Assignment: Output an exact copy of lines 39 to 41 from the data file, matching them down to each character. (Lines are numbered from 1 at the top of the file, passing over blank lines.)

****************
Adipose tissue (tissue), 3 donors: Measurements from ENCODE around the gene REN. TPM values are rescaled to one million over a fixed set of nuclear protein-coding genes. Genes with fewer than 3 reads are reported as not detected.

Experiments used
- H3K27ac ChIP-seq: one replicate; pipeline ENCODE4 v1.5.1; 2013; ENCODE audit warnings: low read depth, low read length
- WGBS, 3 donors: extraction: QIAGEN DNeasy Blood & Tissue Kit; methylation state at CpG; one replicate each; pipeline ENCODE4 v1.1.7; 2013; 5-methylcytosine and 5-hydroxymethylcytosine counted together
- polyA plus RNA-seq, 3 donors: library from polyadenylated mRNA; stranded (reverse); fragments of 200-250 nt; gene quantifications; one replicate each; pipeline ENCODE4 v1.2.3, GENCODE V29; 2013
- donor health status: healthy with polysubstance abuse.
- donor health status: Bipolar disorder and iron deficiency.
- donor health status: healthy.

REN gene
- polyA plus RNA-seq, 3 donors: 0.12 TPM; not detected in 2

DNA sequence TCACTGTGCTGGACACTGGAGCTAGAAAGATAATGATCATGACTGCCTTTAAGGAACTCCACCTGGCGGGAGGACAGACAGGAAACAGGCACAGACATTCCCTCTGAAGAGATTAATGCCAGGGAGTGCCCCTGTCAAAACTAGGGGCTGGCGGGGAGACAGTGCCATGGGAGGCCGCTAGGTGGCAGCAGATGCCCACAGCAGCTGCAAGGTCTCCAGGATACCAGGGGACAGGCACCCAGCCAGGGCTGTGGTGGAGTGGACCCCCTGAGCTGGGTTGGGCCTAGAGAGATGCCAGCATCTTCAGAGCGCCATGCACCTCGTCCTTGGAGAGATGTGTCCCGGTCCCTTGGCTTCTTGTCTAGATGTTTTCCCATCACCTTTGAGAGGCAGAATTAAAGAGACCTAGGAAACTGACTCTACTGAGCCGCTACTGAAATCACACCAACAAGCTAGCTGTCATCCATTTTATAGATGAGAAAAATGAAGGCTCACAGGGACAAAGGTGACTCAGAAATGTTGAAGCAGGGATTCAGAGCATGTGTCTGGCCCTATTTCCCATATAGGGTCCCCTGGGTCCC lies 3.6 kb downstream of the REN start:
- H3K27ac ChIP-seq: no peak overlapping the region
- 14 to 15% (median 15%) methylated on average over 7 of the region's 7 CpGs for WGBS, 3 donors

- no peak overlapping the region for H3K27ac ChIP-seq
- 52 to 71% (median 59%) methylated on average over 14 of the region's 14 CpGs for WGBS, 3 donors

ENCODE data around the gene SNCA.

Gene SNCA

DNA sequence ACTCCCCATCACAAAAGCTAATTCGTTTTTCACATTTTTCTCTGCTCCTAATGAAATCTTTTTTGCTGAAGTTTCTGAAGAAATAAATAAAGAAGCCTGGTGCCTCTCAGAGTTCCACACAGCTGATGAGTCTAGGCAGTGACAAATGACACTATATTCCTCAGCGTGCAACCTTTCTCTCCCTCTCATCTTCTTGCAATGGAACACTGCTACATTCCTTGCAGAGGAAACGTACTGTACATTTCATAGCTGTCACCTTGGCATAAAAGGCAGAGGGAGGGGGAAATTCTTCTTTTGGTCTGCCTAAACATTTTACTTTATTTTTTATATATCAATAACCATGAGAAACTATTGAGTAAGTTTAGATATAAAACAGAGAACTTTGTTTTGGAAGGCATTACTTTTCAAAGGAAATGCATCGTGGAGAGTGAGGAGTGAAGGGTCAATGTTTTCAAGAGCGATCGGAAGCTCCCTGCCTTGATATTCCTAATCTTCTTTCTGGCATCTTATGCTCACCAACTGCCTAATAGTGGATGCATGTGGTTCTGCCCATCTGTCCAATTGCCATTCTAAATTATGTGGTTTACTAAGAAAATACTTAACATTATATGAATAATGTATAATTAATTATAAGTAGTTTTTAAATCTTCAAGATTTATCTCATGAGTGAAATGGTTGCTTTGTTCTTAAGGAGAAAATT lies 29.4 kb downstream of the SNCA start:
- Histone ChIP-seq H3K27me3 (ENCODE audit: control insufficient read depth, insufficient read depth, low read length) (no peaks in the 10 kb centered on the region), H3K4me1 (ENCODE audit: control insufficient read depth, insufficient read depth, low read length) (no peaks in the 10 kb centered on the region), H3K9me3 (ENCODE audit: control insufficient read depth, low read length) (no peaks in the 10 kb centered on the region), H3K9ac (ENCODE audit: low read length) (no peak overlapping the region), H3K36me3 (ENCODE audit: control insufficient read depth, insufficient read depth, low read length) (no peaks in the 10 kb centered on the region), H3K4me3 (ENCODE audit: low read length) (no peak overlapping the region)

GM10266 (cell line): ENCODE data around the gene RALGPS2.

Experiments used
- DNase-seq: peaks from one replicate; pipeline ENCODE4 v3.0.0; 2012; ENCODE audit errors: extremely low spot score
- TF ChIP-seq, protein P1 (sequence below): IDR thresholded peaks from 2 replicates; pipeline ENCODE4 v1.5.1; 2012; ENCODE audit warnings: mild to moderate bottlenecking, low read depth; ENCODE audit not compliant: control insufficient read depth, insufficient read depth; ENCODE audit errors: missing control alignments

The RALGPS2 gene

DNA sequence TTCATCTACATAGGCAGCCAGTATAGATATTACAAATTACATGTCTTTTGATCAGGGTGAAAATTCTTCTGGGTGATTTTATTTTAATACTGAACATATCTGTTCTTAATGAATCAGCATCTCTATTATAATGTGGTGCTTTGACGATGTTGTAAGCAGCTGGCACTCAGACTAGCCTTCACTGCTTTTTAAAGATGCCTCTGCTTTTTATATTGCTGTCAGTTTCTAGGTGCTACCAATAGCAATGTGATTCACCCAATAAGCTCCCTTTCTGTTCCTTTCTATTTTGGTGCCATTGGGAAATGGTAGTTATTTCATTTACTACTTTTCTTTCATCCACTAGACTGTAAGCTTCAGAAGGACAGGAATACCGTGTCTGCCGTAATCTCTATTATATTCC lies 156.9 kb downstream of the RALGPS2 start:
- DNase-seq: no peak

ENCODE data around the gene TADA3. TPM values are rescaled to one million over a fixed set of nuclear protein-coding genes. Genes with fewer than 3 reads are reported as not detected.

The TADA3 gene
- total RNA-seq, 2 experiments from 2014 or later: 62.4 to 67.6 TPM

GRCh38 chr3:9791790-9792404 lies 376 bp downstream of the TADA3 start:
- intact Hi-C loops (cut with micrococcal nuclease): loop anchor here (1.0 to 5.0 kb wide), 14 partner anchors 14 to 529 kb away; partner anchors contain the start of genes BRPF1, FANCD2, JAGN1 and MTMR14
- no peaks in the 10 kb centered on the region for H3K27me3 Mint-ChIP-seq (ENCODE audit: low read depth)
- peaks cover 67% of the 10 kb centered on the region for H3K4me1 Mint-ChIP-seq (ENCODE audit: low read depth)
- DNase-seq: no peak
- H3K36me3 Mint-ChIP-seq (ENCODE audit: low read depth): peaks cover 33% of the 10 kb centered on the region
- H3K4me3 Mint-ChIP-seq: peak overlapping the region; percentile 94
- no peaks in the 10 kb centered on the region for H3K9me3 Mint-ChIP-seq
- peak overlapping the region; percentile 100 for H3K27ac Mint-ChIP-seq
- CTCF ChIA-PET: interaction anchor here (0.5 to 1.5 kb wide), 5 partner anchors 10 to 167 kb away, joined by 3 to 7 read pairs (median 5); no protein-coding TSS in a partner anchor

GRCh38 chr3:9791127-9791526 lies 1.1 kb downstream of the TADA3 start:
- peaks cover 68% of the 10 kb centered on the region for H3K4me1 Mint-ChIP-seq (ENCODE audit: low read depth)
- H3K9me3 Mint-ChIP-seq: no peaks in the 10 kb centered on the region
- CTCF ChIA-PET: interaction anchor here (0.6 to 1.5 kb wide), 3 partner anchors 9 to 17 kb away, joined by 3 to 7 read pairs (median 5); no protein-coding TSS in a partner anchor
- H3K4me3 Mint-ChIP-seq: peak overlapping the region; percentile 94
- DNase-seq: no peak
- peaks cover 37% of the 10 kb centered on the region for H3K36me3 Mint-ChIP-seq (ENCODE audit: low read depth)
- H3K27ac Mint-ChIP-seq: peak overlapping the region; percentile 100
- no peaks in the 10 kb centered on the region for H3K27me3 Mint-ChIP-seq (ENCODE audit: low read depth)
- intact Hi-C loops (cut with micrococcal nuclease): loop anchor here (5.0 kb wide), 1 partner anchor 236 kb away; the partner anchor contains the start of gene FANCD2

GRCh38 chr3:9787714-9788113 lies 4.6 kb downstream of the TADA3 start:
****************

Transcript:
- CTCF ChIA-PET: interaction anchor here (0.5 to 1.5 kb wide), 5 partner anchors 10 to 167 kb away, joined by 3 to 7 read pairs (median 5); no protein-coding TSS in a partner anchor

GRCh38 chr3:9791127-9791526 lies 1.1 kb downstream of the TADA3 start:
- peaks cover 68% of the 10 kb centered on the region for H3K4me1 Mint-ChIP-seq (ENCODE audit: low read depth)